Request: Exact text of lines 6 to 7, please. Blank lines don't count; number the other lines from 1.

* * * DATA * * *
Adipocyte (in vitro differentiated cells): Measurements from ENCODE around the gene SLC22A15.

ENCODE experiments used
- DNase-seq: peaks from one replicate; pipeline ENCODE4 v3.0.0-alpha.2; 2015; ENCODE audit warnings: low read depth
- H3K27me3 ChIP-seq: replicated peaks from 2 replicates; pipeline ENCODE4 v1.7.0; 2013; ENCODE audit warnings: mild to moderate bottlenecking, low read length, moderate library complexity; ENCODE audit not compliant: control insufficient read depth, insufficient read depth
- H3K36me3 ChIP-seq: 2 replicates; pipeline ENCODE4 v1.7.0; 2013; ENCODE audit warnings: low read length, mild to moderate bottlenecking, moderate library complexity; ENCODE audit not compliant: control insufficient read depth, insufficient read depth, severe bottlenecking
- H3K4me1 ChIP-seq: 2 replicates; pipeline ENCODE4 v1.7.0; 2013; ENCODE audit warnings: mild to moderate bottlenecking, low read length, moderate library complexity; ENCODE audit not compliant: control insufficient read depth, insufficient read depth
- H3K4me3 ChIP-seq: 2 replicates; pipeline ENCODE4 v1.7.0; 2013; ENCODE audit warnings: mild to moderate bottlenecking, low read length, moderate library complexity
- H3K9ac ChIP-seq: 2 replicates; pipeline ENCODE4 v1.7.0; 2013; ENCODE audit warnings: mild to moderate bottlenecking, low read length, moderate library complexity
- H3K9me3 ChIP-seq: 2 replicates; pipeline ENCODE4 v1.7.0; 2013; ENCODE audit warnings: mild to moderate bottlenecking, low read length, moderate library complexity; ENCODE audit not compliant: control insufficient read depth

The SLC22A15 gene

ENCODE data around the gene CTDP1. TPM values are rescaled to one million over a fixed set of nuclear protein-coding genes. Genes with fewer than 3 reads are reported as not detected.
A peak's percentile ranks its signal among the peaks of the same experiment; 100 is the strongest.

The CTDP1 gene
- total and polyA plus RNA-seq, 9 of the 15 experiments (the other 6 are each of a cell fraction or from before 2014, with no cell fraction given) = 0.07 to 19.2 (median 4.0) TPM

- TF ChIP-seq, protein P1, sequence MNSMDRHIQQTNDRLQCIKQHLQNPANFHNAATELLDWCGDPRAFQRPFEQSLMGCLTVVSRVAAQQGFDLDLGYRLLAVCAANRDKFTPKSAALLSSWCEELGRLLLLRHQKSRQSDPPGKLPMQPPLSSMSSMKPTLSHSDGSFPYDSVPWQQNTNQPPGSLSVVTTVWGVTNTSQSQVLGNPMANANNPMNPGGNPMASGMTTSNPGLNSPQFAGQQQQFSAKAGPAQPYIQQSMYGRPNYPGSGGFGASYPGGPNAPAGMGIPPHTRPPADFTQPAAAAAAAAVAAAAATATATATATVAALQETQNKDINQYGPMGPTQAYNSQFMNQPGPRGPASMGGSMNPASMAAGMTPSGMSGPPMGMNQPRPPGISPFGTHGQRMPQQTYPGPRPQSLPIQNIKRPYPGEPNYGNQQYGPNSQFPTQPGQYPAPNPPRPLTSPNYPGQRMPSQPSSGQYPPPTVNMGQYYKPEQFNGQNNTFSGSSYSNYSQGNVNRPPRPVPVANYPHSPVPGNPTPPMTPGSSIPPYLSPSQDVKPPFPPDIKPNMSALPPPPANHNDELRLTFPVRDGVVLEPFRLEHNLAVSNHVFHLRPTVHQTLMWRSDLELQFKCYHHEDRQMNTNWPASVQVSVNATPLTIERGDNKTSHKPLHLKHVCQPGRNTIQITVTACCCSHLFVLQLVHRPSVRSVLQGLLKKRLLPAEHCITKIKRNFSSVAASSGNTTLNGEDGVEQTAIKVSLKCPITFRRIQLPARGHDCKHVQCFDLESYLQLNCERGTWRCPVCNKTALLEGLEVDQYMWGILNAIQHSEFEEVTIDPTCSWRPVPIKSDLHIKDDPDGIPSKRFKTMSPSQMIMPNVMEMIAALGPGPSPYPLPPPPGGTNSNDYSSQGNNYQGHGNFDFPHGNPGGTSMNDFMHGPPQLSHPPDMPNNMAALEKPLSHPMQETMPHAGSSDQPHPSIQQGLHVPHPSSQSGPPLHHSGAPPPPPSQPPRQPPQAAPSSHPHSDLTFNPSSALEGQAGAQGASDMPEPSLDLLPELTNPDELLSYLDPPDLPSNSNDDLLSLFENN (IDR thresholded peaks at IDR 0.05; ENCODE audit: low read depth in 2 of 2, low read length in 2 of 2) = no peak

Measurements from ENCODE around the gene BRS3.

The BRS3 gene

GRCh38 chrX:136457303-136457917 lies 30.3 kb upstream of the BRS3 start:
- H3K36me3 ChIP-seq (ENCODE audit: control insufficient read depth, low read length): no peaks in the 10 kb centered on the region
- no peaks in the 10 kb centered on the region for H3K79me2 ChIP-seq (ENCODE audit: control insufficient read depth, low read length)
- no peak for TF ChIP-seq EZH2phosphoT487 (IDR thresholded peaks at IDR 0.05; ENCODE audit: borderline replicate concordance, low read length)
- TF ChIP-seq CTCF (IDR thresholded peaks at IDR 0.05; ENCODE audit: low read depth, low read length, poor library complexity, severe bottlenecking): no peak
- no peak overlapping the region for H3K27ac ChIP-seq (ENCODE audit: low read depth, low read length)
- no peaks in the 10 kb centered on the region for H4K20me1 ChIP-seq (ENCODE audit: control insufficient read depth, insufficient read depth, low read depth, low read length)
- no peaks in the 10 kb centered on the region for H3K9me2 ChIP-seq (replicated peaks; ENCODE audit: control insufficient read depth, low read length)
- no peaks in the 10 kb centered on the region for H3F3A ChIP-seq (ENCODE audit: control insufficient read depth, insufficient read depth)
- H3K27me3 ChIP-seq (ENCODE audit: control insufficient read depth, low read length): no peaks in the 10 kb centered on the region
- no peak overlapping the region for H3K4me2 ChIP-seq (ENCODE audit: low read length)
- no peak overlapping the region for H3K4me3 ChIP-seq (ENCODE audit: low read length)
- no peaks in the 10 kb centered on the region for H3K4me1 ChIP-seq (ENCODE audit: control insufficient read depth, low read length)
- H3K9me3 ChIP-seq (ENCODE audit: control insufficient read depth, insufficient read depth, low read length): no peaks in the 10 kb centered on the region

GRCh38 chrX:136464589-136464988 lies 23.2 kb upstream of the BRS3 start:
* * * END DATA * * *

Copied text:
- H3K4me1 ChIP-seq: 2 replicates; pipeline ENCODE4 v1.7.0; 2013; ENCODE audit warnings: mild to moderate bottlenecking, low read length, moderate library complexity; ENCODE audit not compliant: control insufficient read depth, insufficient read depth
- H3K4me3 ChIP-seq: 2 replicates; pipeline ENCODE4 v1.7.0; 2013; ENCODE audit warnings: mild to moderate bottlenecking, low read length, moderate library complexity